Re: [asa] Creationists for genocide

From: Jack Haas <haas.john@comcast.net>
Date: Sat Aug 25 2007 - 11:45:21 EDT

I join with Wayne in urging caution when recording individuals as
defenders of genocide, etc.
There is quite a difference between Craig's discussion of "God"
commanding the Jewish people
to slaughter pagan inhabitants in the promised land and 20 and 21 C
examples of individuals
directing such acts.

Jack Haas

dawsonzhu@aol.com wrote:
>
> pvm.pandas@gmail.com <mailto:pvm.pandas@gmail.com> quoted:
>
> <
> Aside from exposing the historical flaws found in the work of Weikart,
> this essay demonstrates that the defense of genocide, infanticide and
> "eugenics" by creationists actually has a very venerable and lengthy
> tradition that precedes Darwin. In fact, the most blatant defenses of
> genocide ever penned are still to be found among creationists. Some of
> these defenders of genocide include Reuben A. Torrey, the famed
> fundamentalist apologist, William Lane Craig, Jonathan Sarfati, an
> Australian Young-Earth creationist with a Ph.D. in chemistry, and
> Glenn Miller, an American business executive who fancies himself to be
> a biblical scholar.[2]
> >
>
> Don't you think this is really pushing it? I grant that
> Sarfati purports the truth while twisting and bending science
> beyond recognition to do so. But these sorts of statements take
> a dive in an equally unbecoming direction.
> While I firmly disagree with the creationist' view of how to
> read Gen 1-11, among the people I know, I would take the
> average creationist to believe that stuff because they need
> it to prop up their faith. They feel if they give in, the
> scripture and its revealed truth will slide down the slippery
> slope, and the word of God will lose its meaning. I would think
> it is a defensive response to the encroachment of science.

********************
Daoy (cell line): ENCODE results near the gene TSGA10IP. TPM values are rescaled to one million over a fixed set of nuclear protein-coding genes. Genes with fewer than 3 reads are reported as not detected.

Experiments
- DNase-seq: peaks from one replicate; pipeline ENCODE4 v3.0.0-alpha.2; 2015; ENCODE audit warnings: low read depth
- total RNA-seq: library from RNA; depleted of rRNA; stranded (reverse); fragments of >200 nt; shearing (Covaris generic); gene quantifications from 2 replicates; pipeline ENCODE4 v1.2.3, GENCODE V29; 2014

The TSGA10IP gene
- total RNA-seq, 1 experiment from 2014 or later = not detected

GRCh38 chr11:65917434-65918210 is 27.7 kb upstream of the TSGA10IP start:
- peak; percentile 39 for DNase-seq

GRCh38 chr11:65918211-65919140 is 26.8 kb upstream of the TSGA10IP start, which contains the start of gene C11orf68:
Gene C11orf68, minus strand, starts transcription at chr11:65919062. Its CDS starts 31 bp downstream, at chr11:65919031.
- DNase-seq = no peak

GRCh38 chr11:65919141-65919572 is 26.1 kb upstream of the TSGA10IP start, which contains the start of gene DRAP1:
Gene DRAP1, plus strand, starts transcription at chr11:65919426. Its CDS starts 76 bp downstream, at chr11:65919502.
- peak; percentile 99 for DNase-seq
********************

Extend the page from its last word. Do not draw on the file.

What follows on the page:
> There is a sense that the moral views revealed in scripture
> transcend evolution. Science cannot make moral judgments.
> The most it can say is that a large genetic diversity
> insures a larger population from which to select fit
> individuals. But again, then we ask "what is 'fit'". Well,
> it is probably what is 'fit' for the time. And what is that?
> Well, I reckon it is unlikely to be Nietzsche's Ubermensch
> (superman). Without a proper moral compass, all is but a
> paper tiger.
> by Grace we proceed,
> Wayne
>
> -----Original Message-----
> From: PvM <pvm.pandas@gmail.com>
> To: AmericanScientificAffiliation <asa@calvin.edu>
> Sent: Sat, 25 Aug 2007 2:01 pm
> Subject: [asa] Creationists for genocide
>
> Professor Hector Avalos, Professor of Religious Studies at Iowa State
> University has recently finished "Creationists for genocide" which
> explores the link between ethics, the holocaust, Darwinism and Luther.
> An interesting reading with some challenging positions.
>
> <quote>
> One understands nothing about creationism unless one understands that
> it is meant to be a system of ethics. That is why the assault on
> evolution has always included a lengthy history of moral judgments
> against evolution. Perhaps none of these judgments has been more
> accusatory than the idea that Darwinism led to the Holocaust. Such an
> idea is trumpeted in many creationist venues, including books and
> blogs. A prime example of this accusation today is found in Richard
> Weikart's From Darwin to Hitler: Evolutionary Ethics, Eugenics, and
> Racism in Germany (2004).[1] Weikart is a member of the Discovery
> Institute who has devoted his career to elucidating the supposed
> immoral consequences of evolution.
>
> For Weikart, the materialistic basis of evolutionary theory is
> responsible for the devaluation of human life in general. In
> particular, the idea of the survival of the fittest leads to the
> devaluation or extermination of those considered "unfit" in society.
> Death becomes a good thing insofar as it helps the species rid itself
> of unfit organisms. The principal goal of all such anti-evolutionary
> moral arguments is to show that creationism, especially in its
> Judeo-Christian form, is a superior moral system.
>
> Aside from exposing the historical flaws found in the work of Weikart,
> this essay demonstrates that the defense of genocide, infanticide and
> "eugenics" by creationists actually has a very venerable and lengthy
> tradition that precedes Darwin. In fact, the most blatant defenses of
> genocide ever penned are still to be found among creationists. Some of
> these defenders of genocide include Reuben A. Torrey, the famed
> fundamentalist apologist, William Lane Craig, Jonathan Sarfati, an
> Australian Young-Earth creationist with a Ph.D. in chemistry, and
> Glenn Miller, an American business executive who fancies himself to be
> a biblical scholar.[2]
> </quote>
>
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Received on Sat Aug 25 11:46:01 2007

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